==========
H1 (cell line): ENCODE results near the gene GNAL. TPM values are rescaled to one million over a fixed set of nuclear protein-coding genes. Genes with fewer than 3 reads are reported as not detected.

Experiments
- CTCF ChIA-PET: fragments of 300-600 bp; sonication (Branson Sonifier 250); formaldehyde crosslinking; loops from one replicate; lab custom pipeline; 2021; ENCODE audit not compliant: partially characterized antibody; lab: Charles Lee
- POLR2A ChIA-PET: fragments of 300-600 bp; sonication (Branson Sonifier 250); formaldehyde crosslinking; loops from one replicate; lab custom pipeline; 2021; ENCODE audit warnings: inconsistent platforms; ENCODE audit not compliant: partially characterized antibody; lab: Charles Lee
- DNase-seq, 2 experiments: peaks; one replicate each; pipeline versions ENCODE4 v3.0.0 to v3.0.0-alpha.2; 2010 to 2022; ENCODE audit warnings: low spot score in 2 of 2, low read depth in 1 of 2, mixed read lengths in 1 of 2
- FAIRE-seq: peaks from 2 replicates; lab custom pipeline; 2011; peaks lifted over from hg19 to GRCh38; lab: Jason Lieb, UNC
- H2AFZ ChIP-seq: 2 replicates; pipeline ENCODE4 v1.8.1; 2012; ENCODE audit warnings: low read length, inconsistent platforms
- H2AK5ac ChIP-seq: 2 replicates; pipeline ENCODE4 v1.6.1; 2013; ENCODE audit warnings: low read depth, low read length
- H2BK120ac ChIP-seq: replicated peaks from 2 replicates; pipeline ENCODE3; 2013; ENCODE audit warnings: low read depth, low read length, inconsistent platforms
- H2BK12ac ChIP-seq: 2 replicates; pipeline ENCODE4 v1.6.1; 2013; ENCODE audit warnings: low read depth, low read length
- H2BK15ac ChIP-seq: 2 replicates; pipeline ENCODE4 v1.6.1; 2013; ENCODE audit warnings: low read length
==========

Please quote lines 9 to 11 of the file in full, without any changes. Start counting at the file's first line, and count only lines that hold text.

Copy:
- H2BK120ac ChIP-seq: replicated peaks from 2 replicates; pipeline ENCODE3; 2013; ENCODE audit warnings: low read depth, low read length, inconsistent platforms
- H2BK12ac ChIP-seq: 2 replicates; pipeline ENCODE4 v1.6.1; 2013; ENCODE audit warnings: low read depth, low read length
- H2BK15ac ChIP-seq: 2 replicates; pipeline ENCODE4 v1.6.1; 2013; ENCODE audit warnings: low read length